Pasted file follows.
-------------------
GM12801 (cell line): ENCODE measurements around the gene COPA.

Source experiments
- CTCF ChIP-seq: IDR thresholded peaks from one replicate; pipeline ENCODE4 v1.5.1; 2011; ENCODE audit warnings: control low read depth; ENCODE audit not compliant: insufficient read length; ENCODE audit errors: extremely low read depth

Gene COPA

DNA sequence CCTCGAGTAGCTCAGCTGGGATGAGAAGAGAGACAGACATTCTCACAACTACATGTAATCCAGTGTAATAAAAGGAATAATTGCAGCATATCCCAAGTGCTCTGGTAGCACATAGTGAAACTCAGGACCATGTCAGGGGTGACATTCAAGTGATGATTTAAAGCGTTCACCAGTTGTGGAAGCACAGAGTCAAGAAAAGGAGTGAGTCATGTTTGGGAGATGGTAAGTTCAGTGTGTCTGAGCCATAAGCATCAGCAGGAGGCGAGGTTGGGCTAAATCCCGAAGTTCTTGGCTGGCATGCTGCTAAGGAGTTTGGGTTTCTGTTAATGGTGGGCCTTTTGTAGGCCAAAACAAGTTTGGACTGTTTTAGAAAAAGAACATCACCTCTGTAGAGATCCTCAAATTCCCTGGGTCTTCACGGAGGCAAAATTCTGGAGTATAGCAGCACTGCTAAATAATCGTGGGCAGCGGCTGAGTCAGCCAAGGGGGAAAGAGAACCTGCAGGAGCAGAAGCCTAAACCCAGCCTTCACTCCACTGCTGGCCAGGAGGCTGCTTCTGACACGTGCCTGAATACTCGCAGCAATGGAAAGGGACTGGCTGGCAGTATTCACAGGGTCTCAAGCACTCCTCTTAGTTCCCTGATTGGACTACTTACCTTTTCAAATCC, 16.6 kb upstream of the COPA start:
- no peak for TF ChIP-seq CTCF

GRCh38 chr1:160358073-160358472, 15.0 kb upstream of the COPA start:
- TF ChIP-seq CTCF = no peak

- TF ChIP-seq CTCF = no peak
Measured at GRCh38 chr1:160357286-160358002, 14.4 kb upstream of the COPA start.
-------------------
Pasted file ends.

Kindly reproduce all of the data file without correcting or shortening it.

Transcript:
GM12801 (cell line): ENCODE measurements around the gene COPA.

Source experiments
- CTCF ChIP-seq: IDR thresholded peaks from one replicate; pipeline ENCODE4 v1.5.1; 2011; ENCODE audit warnings: control low read depth; ENCODE audit not compliant: insufficient read length; ENCODE audit errors: extremely low read depth

Gene COPA

DNA sequence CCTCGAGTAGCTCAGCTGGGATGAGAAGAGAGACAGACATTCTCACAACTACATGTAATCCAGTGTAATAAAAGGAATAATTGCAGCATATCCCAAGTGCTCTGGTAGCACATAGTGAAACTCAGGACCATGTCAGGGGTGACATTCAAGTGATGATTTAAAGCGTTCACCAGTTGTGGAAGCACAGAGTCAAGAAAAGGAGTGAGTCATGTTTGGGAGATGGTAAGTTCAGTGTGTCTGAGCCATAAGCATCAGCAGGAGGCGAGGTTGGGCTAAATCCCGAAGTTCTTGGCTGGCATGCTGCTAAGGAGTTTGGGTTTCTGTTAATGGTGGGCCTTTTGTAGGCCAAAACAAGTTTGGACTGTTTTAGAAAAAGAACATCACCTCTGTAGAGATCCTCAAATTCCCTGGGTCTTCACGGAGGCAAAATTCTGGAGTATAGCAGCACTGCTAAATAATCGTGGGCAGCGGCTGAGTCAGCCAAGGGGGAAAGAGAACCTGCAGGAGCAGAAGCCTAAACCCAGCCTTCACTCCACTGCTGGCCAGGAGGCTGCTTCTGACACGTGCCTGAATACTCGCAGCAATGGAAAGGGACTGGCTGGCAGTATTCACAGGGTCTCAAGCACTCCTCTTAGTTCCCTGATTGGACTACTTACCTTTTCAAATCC, 16.6 kb upstream of the COPA start:
- no peak for TF ChIP-seq CTCF

GRCh38 chr1:160358073-160358472, 15.0 kb upstream of the COPA start:
- TF ChIP-seq CTCF = no peak

- TF ChIP-seq CTCF = no peak
Measured at GRCh38 chr1:160357286-160358002, 14.4 kb upstream of the COPA start.